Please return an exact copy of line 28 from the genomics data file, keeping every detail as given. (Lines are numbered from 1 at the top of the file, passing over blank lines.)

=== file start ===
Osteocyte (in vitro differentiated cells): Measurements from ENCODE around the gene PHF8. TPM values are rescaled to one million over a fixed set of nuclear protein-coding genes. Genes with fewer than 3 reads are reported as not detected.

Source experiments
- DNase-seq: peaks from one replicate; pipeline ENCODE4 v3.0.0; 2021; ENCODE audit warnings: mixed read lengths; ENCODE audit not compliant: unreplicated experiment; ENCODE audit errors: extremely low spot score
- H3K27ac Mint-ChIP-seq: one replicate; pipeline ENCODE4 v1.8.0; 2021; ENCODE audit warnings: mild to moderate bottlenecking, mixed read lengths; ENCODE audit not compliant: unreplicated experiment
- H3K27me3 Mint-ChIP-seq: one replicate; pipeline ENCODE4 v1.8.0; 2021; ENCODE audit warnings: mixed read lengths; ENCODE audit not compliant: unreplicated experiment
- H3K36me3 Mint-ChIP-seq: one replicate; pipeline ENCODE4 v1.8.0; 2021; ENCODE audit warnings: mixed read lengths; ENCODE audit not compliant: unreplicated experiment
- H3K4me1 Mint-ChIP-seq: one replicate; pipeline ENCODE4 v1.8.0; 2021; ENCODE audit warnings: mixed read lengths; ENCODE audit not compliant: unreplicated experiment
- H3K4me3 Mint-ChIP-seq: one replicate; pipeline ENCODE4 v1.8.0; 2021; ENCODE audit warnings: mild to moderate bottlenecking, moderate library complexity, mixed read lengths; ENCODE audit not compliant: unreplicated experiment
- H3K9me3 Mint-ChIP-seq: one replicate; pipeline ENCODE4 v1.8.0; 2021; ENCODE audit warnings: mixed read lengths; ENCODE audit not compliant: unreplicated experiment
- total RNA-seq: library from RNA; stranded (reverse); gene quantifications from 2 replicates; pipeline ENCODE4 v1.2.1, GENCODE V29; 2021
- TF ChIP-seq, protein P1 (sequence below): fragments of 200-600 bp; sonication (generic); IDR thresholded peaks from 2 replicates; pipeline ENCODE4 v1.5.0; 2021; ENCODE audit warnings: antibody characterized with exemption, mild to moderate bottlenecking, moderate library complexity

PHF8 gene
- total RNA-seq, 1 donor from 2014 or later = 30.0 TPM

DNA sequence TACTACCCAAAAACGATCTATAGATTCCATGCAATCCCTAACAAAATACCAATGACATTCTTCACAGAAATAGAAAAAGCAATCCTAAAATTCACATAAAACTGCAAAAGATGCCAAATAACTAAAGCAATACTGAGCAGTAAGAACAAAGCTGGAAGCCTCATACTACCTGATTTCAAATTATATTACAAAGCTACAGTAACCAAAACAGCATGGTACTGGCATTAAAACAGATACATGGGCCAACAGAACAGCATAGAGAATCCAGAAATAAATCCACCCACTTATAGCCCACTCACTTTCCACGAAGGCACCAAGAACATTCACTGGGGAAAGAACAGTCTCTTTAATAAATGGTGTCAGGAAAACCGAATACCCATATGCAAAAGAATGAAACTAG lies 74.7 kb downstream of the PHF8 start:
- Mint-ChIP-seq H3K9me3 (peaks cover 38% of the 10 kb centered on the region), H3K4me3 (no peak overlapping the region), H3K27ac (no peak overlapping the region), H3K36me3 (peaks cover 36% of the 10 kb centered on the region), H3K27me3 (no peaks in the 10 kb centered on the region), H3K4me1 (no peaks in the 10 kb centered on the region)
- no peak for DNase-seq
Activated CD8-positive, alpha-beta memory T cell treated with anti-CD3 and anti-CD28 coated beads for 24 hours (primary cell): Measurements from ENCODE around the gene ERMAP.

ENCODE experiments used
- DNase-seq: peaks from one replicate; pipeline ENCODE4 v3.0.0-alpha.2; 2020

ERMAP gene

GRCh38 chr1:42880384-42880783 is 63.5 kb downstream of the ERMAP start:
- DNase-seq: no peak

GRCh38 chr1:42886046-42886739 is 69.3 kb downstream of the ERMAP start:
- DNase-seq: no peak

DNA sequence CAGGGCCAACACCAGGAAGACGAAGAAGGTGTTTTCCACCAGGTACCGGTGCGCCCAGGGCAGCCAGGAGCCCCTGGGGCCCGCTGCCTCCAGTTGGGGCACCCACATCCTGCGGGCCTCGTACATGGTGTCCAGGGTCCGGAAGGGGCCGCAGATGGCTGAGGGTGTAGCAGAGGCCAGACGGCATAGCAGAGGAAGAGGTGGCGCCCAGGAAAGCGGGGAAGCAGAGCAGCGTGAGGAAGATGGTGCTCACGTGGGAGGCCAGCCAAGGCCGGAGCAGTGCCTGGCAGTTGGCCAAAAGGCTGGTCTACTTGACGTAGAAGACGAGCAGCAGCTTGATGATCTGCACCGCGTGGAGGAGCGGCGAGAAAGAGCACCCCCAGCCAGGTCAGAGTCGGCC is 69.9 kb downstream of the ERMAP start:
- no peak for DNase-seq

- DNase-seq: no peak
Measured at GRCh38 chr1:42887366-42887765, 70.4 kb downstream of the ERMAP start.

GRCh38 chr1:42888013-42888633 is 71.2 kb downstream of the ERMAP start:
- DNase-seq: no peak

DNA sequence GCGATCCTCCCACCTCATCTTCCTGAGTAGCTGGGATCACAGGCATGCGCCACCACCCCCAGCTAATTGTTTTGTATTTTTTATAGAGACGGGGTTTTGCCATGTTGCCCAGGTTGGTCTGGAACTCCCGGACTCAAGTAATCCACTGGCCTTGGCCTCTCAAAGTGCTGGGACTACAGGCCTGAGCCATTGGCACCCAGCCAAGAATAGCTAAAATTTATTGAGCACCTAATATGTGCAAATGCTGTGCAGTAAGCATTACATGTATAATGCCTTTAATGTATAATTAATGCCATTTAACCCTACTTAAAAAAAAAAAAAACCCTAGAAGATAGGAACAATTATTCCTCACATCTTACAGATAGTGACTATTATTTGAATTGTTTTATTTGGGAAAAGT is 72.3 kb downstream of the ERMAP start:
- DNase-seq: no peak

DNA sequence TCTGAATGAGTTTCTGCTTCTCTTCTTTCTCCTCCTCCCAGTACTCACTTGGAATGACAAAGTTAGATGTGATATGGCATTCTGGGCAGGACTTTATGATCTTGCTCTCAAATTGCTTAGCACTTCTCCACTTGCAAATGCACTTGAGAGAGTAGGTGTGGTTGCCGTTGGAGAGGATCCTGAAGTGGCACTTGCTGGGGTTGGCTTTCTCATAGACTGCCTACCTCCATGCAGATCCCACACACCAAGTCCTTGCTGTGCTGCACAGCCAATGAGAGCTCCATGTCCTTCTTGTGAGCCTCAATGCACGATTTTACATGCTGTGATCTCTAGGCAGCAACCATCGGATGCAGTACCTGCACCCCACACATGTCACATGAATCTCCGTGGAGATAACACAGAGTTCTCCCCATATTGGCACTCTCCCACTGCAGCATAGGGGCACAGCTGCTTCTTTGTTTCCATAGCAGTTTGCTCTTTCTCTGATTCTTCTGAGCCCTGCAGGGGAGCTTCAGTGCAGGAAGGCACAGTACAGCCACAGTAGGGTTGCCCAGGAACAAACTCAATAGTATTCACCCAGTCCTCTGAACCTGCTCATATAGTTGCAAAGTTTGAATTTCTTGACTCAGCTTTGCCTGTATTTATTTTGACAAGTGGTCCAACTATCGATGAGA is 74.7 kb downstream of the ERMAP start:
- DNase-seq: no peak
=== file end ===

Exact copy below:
Measured at GRCh38 chr1:42887366-42887765, 70.4 kb downstream of the ERMAP start.